I didn't think bash programming was particularly powerful until I saw that the OS startup scripts are all written in it. That made me re-examine my assumptions. I now have several dozen important shell scripts that I've written over the years that automate some common tasks.
For example, I wrote one that polls the current load average, and then executes a provided command if it exceeds a certain value (useful for examining events that only happen once or twice a day).
Another that I wrote iterates through all the mysql databases on the server and outputs a
mysqldump for each one into its own appropriately-named
Another iterates through a list of homedirs and changes the ownership of all the files under the corresponding
public_html dir to match the user who should own them to be compliant with suPHP's restrictions.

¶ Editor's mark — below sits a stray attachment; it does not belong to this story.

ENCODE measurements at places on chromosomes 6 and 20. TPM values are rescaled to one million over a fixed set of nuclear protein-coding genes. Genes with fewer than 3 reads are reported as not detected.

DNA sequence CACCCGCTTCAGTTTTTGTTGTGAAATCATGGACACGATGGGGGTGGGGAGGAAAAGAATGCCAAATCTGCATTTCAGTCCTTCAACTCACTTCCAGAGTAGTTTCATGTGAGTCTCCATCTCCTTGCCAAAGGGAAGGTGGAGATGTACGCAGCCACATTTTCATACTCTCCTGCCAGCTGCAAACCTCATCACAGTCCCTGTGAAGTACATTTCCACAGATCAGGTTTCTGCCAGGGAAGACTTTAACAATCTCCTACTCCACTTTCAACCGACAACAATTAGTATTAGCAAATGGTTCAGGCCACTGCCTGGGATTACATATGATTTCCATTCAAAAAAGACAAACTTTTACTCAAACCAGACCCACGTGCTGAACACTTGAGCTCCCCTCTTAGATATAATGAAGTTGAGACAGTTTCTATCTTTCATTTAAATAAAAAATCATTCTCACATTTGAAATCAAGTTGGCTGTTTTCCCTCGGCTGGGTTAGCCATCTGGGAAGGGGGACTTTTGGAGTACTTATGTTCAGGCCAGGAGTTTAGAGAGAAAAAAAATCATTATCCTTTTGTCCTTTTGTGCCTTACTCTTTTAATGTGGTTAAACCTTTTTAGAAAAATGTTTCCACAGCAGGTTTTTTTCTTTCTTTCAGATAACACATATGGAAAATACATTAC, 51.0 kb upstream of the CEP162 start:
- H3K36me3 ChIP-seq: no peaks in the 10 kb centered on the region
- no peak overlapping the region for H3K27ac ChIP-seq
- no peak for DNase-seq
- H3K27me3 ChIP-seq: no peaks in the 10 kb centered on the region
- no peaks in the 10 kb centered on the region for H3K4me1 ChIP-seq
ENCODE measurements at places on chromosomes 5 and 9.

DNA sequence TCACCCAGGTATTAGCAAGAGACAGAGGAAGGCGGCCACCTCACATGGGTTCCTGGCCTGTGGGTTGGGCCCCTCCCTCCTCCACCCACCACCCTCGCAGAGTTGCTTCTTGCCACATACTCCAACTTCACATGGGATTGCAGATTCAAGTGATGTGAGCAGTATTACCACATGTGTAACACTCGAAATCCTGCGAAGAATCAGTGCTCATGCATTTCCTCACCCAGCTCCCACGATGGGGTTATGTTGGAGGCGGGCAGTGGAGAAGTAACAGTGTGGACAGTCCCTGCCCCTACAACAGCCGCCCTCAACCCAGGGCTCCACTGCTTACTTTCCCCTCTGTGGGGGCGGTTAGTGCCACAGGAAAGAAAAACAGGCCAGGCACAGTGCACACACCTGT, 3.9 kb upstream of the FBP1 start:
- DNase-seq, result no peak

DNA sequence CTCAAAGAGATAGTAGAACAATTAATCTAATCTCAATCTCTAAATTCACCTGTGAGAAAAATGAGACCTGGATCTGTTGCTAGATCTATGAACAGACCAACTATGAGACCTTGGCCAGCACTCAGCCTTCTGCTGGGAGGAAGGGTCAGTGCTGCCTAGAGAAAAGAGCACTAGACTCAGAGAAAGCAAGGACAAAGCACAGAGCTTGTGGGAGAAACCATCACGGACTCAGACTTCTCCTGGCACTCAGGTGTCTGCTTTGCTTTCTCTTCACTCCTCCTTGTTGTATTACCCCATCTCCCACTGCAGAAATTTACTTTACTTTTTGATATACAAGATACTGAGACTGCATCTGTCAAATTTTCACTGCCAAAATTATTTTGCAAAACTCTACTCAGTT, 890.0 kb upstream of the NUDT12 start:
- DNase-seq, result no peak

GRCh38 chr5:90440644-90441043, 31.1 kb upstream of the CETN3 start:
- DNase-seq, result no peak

Another examines the current hardware configuration and downloads, installs, and configures appropriate software for monitoring the health of the currently-attached RAID controller.
These are all relatively simple tasks that could be done by hand -- but whenever I find myself doing the same task more than once, I write a shell script to automate the process.
I also built a base-64 decoder in bash just to see if I could. It works, but it's terribly slow. I use shell scripting for simple tasks that primarily involve executing other programs. I often use Perl when a significant amount of string processing is required, and I use Python for the more complex scripting tasks. The more languages you know, the better you will be at choosing the right one for the job.